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Ignore the Myth – Get Treatment Quickly if You Have a Stroke

By HERWriter
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ignore the stroke myth – get treatment ASAP Andy Dean Photography/PhotoSpin

Don’t get caught believing a myth instead of knowing the truth about stroke treatments. It is not true that strokes cannot be treated. The National Stroke Association states that not only can strokes be treated, they should be treated as soon as possible. A stroke is a medical emergency that requires immediate treatment.

Stroke is an attack that can damage portions of the brain. During a stroke, blood vessels that provide food and oxygen to the brain become blocked or burst open.

If blood flow is not quickly restored, cells in the brain begin to die causing brain damage. This can result in permanent loss of some or all of the abilities controlled by that portion of the brain including speech, movement and memory.

Some types of strokes are the result of high blood pressure or other diseases that causes blood vessels to rupture. Other strokes are caused by blood clots.

When we have an injury, a blood clot can help seal the wound and prevent excessive bleeding. But when a blood clot forms inside a blood vessel, it can cause serious damage if it blocks the flow of blood through that artery or vein.

Blood clots can form around a buildup of cholesterol or other deposits in a blood vessel, or they may form in other locations in the body such as in the heart. These blood clots can break away and travel through the blood vessels to the brain.

If a clot reaches a blood vessel that is too small for it to pass, it can completely block the vessel supplying blood to the brain and cause a stroke.

Once blood stops flowing to part of the brain, time becomes a critical factor. The longer a blood vessel is blocked, the more brain cells may die and the greater the brain damage that may occur.

It is crucial to get emergency treatment for stroke as soon as possible to minimize damage to the brain.

There are two basic types of emergency treatment currently available:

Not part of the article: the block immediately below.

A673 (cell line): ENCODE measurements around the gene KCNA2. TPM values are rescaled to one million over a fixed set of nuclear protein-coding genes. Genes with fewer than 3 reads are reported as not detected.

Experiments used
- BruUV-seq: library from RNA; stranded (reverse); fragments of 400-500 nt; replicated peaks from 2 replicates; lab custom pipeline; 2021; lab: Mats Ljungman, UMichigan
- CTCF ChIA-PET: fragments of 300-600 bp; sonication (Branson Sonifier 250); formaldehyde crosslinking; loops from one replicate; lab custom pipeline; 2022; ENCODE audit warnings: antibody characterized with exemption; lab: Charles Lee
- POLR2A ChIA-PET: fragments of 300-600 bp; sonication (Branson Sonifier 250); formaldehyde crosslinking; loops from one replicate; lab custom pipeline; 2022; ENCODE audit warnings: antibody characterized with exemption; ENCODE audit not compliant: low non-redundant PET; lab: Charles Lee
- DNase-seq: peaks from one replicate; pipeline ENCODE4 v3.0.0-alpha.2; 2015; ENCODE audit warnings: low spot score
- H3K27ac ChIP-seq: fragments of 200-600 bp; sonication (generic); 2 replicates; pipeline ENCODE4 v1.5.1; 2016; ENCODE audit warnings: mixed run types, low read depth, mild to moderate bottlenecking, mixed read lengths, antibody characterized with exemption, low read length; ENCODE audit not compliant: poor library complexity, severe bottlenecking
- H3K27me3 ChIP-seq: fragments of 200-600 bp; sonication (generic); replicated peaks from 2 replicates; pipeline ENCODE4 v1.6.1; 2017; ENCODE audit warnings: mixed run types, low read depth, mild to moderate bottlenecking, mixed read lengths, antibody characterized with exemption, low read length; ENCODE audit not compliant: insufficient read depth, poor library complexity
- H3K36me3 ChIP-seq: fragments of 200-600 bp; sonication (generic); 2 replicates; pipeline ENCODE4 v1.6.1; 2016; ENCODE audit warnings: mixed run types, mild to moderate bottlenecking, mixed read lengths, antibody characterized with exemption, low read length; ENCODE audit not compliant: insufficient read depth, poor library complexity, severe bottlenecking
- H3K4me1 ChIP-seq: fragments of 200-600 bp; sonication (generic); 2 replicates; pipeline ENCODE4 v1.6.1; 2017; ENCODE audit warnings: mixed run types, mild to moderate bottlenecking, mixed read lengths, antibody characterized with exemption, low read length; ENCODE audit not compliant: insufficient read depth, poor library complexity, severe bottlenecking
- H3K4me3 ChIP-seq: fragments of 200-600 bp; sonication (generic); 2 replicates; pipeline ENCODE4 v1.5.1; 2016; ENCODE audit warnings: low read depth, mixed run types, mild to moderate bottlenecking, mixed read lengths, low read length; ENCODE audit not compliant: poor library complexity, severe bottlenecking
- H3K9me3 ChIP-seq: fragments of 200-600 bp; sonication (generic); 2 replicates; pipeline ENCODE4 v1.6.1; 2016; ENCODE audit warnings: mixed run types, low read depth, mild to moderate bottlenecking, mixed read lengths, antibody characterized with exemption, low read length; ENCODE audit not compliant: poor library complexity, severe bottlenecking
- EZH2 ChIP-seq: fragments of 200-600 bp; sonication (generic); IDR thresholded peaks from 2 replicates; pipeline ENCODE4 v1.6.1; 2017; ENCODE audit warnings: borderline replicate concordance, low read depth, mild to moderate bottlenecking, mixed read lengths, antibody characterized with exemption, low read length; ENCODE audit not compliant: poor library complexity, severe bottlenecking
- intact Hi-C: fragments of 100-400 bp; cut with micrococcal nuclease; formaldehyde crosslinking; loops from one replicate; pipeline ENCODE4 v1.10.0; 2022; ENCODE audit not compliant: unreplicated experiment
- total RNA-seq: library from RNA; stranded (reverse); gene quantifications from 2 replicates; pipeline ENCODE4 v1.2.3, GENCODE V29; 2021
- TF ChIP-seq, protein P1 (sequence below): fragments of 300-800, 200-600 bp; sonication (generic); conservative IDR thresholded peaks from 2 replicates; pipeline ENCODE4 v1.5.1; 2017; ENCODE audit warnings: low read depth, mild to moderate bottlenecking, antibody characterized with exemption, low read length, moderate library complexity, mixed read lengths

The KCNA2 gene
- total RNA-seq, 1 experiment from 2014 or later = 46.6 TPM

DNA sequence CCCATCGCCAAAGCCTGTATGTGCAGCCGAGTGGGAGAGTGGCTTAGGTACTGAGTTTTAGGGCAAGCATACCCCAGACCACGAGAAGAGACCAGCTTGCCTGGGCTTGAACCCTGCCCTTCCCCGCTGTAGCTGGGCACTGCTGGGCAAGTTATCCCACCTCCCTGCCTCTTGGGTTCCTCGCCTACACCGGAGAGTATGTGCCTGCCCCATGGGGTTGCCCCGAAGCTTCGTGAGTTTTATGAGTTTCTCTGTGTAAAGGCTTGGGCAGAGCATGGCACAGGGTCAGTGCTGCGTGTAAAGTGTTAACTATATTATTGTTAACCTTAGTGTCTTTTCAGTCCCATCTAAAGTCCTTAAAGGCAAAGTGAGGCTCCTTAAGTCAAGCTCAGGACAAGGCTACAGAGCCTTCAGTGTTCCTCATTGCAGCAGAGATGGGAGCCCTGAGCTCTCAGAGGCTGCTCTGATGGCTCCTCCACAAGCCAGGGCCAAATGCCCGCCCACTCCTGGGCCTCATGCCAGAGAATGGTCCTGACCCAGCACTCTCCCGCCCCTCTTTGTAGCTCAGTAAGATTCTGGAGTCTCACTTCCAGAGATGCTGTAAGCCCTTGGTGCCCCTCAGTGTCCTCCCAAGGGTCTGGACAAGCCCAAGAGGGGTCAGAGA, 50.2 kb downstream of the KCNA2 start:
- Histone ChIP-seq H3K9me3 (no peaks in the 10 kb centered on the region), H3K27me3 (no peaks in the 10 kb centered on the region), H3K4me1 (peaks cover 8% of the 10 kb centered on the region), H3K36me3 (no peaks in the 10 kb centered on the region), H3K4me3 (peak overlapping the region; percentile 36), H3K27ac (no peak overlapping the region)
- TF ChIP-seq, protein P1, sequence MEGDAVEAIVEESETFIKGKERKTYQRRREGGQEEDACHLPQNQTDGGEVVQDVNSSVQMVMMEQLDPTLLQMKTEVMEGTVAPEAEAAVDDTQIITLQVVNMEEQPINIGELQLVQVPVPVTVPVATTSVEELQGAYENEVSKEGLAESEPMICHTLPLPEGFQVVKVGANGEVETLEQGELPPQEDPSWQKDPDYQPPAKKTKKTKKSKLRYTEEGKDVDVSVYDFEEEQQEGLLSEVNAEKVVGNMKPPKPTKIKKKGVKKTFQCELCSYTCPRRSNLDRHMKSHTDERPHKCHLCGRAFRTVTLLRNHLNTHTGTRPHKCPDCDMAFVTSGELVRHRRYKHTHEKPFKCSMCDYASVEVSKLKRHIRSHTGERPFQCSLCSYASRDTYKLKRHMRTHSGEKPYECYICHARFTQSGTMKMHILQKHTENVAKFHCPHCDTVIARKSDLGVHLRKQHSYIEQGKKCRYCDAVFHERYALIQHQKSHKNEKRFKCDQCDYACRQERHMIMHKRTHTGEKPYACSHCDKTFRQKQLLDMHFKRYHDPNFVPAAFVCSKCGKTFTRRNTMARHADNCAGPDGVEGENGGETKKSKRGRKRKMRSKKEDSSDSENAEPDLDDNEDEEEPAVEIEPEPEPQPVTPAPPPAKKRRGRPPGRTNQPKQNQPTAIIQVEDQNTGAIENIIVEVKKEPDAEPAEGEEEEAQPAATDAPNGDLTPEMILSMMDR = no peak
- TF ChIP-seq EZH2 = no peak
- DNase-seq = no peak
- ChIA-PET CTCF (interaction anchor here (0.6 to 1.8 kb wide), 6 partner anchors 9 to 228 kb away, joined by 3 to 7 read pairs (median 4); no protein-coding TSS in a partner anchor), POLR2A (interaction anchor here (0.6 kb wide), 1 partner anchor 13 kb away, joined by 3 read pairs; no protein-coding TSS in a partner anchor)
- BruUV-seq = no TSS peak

Thrombolytic medication

These special drugs have been approved by the FDA to treat stroke and heart attack. They work by quickly dissolving the blood clot to open the blood vessel and restore blood flow. Thrombolytics must be given within three hours of the start of stroke symptoms in order to limit stroke damage and associated disabilities.

Ideally, thrombolytic medications should be given within the first 90 minutes after arriving at the hospital for treatment. Risks from this treatment include possible excessive bleeding that can become life-threatening.

Mechanical thrombolysis

This treatment uses a mechanical device to remove the blood clot from the blood vessel. A small surgical instrument is inserted into a blood vessel and carefully maneuvered through the arteries to the location of the clot.

Depending on which device is used, the clot may be pulled out of the vessel using a corkscrew, spiral mesh or other mechanical device. This treatment can be effective after the three-hour window for thrombolytic medication has passed, and may be used in combination with clot-dissolving medications.

Regardless of which method is used, getting treatment quickly is key to minimizing brain damage from a stroke.

You can help protect your health if you know the symptoms of a stroke so you can get medical help immediately if you or someone you know has a stroke.


National Stroke Association. What Is Stroke? Web. April 22, 2014.

National Stroke Association. Stroke Myths. Web. April 22, 2014.

National Stroke Association. Stroke Treatment. Web. April 22, 2014.

MedlinePlus. Thrombolytic therapy. Web. April 22, 2014.

Medscape. Thrombolysis in Acute Stroke. Stephen A. Berman, MD. Web. April 22, 2014.

Stryker.com. Stryker Trevo® Pro Retrieval System. Web. April 22, 2014.

Concentric-medical.com. The Merci Retrieval System. Web. April 22, 2014.

Reviewed April 23, 2014
by Michele Blacksberg RN
Edited by Jody Smith

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We value and respect our HERWriters' experiences, but everyone is different. Many of our writers are speaking from personal experience, and what's worked for them may not work for you. Their articles are not a substitute for medical advice, although we hope you can gain knowledge from their insight.



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